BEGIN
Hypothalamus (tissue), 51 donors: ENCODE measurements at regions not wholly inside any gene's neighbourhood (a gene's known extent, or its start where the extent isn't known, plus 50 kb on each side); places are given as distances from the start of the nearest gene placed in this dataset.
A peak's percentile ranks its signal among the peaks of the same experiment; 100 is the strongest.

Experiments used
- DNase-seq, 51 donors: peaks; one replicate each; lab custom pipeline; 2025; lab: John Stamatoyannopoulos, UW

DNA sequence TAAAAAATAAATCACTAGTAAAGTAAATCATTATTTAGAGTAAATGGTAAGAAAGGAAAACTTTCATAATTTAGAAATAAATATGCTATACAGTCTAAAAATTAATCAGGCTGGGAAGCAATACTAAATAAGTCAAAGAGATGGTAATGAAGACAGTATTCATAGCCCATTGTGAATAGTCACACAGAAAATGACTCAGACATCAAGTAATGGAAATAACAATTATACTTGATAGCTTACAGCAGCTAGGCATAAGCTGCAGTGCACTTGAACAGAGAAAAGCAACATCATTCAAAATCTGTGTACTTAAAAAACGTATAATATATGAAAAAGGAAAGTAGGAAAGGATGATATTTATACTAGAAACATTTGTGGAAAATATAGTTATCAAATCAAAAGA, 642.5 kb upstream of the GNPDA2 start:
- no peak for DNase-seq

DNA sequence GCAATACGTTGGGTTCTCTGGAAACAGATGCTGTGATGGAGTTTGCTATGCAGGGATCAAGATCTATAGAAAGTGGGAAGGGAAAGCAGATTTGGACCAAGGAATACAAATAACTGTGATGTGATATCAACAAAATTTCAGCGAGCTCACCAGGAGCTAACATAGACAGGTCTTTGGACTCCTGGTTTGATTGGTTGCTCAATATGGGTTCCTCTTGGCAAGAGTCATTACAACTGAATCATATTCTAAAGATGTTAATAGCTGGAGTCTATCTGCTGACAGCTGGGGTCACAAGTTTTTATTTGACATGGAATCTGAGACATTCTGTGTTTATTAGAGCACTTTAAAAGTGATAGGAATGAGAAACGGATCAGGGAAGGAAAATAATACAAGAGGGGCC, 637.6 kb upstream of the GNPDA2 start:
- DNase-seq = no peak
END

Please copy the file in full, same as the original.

Hypothalamus (tissue), 51 donors: ENCODE measurements at regions not wholly inside any gene's neighbourhood (a gene's known extent, or its start where the extent isn't known, plus 50 kb on each side); places are given as distances from the start of the nearest gene placed in this dataset.
A peak's percentile ranks its signal among the peaks of the same experiment; 100 is the strongest.

Experiments used
- DNase-seq, 51 donors: peaks; one replicate each; lab custom pipeline; 2025; lab: John Stamatoyannopoulos, UW

DNA sequence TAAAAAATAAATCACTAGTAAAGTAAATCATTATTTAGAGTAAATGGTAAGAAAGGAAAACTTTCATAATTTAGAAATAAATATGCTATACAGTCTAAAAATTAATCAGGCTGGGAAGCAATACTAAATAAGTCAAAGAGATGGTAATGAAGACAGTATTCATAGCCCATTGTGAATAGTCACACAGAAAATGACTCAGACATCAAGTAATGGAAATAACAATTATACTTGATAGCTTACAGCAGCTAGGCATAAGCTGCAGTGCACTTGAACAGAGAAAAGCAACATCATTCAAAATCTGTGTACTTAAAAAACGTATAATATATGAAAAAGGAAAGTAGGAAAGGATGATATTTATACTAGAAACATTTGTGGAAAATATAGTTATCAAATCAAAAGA, 642.5 kb upstream of the GNPDA2 start:
- no peak for DNase-seq

DNA sequence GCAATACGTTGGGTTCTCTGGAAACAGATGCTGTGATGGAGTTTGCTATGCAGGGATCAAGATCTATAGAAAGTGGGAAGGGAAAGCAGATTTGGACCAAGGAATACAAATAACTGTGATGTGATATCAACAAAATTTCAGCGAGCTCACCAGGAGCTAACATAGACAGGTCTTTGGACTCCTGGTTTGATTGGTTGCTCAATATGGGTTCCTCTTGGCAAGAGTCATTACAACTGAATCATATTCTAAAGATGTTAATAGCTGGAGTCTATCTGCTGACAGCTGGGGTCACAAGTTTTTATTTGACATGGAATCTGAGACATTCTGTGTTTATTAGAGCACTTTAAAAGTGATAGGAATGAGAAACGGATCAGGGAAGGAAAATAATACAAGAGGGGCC, 637.6 kb upstream of the GNPDA2 start:
- DNase-seq = no peak